The Library is making some changes to the way it supplies material that isn’t held in our collections. From Monday 22 October 2018 access to the Bonus+ service will be phased out, and clients will be able to use the Document Delivery service for all future requests.
As part of this change the Document Delivery Services is being extended to undergraduate students for a trial period. From Monday 22 October 2018 undergraduates will have access to requesting 10 items per academic year from hundreds of member libraries across Australia within the Libraries Australia Document Delivery (LADD) service. Researchers and post graduate students will continue to use the service as normal.
Find out more about document delivery services on our Library website.
This talk is focused on the Preclarissimus liber elementorum Eulidis (1432), the earliest Latin edition of Euclid’s Elements printed in Europe. Through this work, Dr Kotevska will discuss the re-emergence of the Elements in the Renaissance after its long disappearance from European culture in the Middle Ages. Those who tasked themselves with restoring Euclid’s mathematical works in the Renaissance variously described their project as one of revival, restitution and instauration. Who were these restorers of ancient learning whose ambition it was to return the Elements to its place as a cornerstone of mathematical learning? And what, in their view, made Euclid so obvious a candidate for intellectual consideration?
When: 25 October 2018; 1-1.30pm
Where: Fisher Library, Level 2, Seminar Room (218)
Speaker: Dr Laura Kotevska
This talk will be presented by Dr Laura Kotevska, a lecturer at The University of Sydney, appointed in the Department of Philosophy and the Education Portfolio in the Office of the Deputy Vice-Chancellor. Her research concerns the intersection of moral philosophy and mathematics in the early modern era.
Rare Bites is a series of informal and entertaining 30 minute lunchtime talks held monthly during semester. “The Renaissance of Euclid’s Elements” is the sixth talk in Rare Bites 2018 series. If you want to learn about some of the treasures and lesser-known gems within Rare Books & Special Collections at the University Library, this is your opportunity.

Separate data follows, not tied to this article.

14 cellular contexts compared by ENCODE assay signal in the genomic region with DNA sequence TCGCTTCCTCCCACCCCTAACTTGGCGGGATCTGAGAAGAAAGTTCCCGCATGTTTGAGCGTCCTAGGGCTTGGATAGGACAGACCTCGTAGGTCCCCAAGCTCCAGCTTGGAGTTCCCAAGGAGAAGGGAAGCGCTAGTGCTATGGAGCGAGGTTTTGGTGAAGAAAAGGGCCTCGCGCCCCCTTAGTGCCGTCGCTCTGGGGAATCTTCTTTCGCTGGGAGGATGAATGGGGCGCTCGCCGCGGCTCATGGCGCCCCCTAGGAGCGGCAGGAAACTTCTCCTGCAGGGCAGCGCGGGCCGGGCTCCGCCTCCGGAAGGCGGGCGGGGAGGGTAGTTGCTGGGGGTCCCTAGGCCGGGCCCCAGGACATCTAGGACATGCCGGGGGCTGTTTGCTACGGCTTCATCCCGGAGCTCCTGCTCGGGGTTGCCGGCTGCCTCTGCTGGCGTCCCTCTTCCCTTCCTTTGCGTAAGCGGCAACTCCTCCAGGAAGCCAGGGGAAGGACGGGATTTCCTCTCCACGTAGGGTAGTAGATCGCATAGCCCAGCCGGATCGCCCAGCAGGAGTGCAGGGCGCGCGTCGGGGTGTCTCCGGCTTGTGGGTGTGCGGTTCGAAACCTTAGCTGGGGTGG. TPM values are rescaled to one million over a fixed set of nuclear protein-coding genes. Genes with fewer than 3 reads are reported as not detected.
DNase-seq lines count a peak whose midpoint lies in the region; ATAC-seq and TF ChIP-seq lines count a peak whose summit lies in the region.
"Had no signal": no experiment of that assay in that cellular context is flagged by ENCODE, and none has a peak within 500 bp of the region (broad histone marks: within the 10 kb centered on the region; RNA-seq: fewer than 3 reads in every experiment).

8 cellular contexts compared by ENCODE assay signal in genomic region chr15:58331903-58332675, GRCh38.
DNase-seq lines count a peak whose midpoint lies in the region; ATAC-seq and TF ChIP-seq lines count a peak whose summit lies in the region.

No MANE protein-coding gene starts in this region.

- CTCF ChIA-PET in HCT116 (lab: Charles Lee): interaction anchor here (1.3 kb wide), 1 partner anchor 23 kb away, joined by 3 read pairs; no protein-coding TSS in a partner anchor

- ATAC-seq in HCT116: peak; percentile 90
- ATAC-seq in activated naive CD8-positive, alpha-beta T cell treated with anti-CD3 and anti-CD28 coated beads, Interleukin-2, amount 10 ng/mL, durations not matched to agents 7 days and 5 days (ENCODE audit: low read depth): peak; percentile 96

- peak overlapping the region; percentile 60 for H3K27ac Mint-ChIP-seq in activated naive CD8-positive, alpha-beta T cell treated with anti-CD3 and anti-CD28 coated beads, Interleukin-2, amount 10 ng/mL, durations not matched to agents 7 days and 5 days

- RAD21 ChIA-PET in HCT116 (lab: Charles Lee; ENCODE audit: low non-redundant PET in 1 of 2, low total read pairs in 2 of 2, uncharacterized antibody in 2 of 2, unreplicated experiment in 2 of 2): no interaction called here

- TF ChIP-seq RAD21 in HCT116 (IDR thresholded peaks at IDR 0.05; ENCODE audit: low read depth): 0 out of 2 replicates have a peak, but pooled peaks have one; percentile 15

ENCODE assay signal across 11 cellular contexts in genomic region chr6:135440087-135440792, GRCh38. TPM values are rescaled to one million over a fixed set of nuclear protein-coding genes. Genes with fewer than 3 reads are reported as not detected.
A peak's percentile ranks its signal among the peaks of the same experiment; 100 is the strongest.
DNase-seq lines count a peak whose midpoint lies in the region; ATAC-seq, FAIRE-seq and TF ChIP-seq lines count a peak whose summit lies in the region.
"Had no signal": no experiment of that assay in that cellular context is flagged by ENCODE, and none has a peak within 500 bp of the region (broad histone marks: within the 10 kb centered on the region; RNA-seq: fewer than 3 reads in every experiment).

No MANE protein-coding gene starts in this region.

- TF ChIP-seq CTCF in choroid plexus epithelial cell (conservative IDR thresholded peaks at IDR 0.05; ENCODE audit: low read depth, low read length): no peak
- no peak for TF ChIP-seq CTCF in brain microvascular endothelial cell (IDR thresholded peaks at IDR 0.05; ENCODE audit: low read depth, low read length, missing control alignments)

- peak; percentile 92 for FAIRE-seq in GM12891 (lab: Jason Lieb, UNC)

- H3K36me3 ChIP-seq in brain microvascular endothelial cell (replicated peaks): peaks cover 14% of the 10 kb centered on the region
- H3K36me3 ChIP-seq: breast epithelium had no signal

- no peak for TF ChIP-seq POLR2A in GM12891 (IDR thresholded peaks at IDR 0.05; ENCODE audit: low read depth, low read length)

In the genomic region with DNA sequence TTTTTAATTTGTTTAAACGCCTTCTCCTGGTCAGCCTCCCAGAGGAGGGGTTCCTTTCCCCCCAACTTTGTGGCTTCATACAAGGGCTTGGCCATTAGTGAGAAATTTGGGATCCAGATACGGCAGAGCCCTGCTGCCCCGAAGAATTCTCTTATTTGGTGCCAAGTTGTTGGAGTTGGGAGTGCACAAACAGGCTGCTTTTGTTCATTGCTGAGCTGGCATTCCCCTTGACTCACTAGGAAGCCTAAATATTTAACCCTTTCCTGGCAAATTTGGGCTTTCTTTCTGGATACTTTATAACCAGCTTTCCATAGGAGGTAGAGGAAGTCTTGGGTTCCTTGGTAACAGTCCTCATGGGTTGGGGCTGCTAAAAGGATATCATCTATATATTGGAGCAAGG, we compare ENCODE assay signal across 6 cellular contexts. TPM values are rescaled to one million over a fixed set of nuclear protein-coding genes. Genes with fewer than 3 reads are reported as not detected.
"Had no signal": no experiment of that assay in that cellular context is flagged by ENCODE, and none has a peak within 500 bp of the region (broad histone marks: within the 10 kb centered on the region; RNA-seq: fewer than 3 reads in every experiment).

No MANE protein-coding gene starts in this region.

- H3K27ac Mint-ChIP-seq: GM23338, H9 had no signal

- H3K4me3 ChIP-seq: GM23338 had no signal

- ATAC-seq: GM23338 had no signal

The Library wishes the Faculty of Architecture a Happy 100 Year Anniversary! With the introduction of an Architecture degree at the University of Sydney in 1918, opportunities were created for Australians to contribute to the architectural landscape.
We have two small exhibitions featuring the Faculty’s early years:
The SciTech Library displays the academic work of three women graduates – Rosette Edmunds (1924), Marjorie Holroyde (née Hudson) (1924) and Helen Turner (1930).
Fisher Library features the childhood drawings of Leslie Wilkinson, the first Professor of Architecture at the University from 1919 to 1947, as well as his professional architectural plans including a commission for a house in Boambillee Avenue, Vaucluse and his illustration for the Circular Harbour scheme.
The exhibition runs from 4th September to 19th October. Viewers are welcome to draw their own conclusion between Wilkinson’s Punch magazine cover and the gargoyles around the Main Quad.
If you have ever created a digital document, chances are you’ve come across the terms Italic, Roman, and Sans Serif.
This exhibition tells the story of these three enduring letter-form classifications, through early examples drawn from Rare Books & Special
When: 25 October 2018 – 31st January 2019
Where: Fisher Library, Level 3 Corridor & SciTech Library, glass cabinets
The Library is delighted to invite you to the second seminar of our Aboriginal and Torres Strait Islander Knowledges Seminar Series. Run in conjunction with the Office of the Deputy Vice-Chancellor (Indigenous Strategy and Services), our Seminar Series will include a total of 6 talks held during this year, presented by experts on areas including: History and Language, Cultural Astronomy, Connection to Country, Visual Art, Medicine, and Perspectives on Gender.
Our second seminar focuses on Aboriginal cultural astronomy and cultural competence in research. Our guest speakers include: Robert (Bob) Fuller, PhD Candidate in Ethnography and Carla Guedes, Academic Tutor and Master by Research candidate, both from the University of New South Wales; and James Smith who works for the Department of Museums at The University of Sydney and the Australian Museum.
Bob will discuss his study of the astronomy of the Aboriginal peoples of the NSW Coast, and Carla will explore cultural competence for astronomers developing astronomical facilities in Indigenous sacred lands. James has been involved in a number of Indigenous cultural projects, and will be examining the role of Indigenous culture in contemporary astronomy practices.
Attendance is open to all University staff and students and presents a wonderful opportunity for those wishing to learn more about the rich cultures of our First Nations peoples.
Our third talk of the Rare Bites series is coming soon!
When: 30 May; 1-1.30pm
Where: New Law School Annex, Seminar Room 028
Speaker: Dr Neil Radford
In this talk Dr Radford will discuss Australia’s first lottery, held in Sydney in 1849. This lottery was surrounded by controversy and was probably illegal. It was immensely popular however, and the government turned a blind eye because it seemed the only way of averting the consequences of a financial disaster. The Library’s Rare Books and Special Collections holds one of the tickets issued for the lottery, plus the full list of prizes.
About the speaker:
Dr Neil Radford was the University Librarian 1980-1996. He is currently Patron of the Friends of the University of Sydney Library; on the Executive of the Chancellor’s Committee, and Voluntary Editor at the Dictionary of Sydney.